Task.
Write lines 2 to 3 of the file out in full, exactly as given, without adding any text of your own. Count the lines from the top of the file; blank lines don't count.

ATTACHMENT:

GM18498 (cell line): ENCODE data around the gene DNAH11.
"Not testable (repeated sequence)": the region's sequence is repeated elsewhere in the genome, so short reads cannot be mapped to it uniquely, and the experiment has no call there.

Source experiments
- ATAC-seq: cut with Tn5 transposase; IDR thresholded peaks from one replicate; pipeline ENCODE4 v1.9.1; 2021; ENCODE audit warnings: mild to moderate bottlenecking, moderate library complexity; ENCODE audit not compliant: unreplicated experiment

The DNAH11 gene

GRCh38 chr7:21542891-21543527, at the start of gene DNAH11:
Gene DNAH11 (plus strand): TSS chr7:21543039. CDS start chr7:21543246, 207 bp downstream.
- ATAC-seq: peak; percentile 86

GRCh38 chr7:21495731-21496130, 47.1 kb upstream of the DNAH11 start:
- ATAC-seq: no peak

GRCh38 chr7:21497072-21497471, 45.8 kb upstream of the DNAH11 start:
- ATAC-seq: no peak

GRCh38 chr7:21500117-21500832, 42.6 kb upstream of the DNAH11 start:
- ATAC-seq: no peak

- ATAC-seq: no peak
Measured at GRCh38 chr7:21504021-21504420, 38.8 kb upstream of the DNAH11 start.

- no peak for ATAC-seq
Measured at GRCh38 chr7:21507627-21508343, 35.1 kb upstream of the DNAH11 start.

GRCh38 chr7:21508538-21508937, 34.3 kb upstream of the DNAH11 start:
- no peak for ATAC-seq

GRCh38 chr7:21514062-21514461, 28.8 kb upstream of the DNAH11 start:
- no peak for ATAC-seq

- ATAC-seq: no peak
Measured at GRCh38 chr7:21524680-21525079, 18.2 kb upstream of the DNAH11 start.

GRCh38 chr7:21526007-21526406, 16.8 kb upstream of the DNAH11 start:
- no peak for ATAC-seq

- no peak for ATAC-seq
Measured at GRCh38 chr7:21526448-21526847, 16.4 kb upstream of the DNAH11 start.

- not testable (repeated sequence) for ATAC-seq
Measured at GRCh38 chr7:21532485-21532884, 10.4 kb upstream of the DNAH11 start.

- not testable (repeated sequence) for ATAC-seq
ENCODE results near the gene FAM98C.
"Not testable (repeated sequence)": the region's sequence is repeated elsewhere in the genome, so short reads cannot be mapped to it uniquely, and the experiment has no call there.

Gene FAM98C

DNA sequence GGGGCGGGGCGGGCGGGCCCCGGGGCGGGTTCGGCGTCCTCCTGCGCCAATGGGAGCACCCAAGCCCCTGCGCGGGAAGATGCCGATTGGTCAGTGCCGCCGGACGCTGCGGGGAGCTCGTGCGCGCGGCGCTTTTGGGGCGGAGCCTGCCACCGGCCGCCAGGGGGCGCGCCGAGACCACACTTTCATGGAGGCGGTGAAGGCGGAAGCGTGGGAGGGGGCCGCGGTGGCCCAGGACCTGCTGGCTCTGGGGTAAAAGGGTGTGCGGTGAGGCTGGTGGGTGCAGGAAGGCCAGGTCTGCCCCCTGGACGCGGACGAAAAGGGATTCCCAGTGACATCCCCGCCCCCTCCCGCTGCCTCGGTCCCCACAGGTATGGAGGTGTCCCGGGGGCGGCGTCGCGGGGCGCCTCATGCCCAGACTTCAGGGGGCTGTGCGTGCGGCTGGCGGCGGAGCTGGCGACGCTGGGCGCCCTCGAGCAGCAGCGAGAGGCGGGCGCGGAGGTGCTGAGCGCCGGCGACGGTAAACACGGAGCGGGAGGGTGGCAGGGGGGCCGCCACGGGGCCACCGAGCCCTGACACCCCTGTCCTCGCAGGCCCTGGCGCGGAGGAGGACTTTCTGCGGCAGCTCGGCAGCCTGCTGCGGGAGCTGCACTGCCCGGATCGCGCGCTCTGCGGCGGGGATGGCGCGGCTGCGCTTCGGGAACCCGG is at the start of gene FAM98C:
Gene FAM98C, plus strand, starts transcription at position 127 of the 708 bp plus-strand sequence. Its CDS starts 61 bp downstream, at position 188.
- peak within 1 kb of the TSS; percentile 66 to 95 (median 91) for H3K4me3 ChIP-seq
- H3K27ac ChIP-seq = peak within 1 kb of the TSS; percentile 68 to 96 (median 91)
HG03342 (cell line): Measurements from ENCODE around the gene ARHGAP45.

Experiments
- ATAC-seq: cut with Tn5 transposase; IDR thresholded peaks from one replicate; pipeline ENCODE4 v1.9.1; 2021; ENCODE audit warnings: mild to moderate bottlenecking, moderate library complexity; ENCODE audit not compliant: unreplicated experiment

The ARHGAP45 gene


"Not testable (repeated sequence)": the region's sequence is repeated elsewhere in the genome, so short reads cannot be mapped to it uniquely, and the experiment has no call there.

Source experiments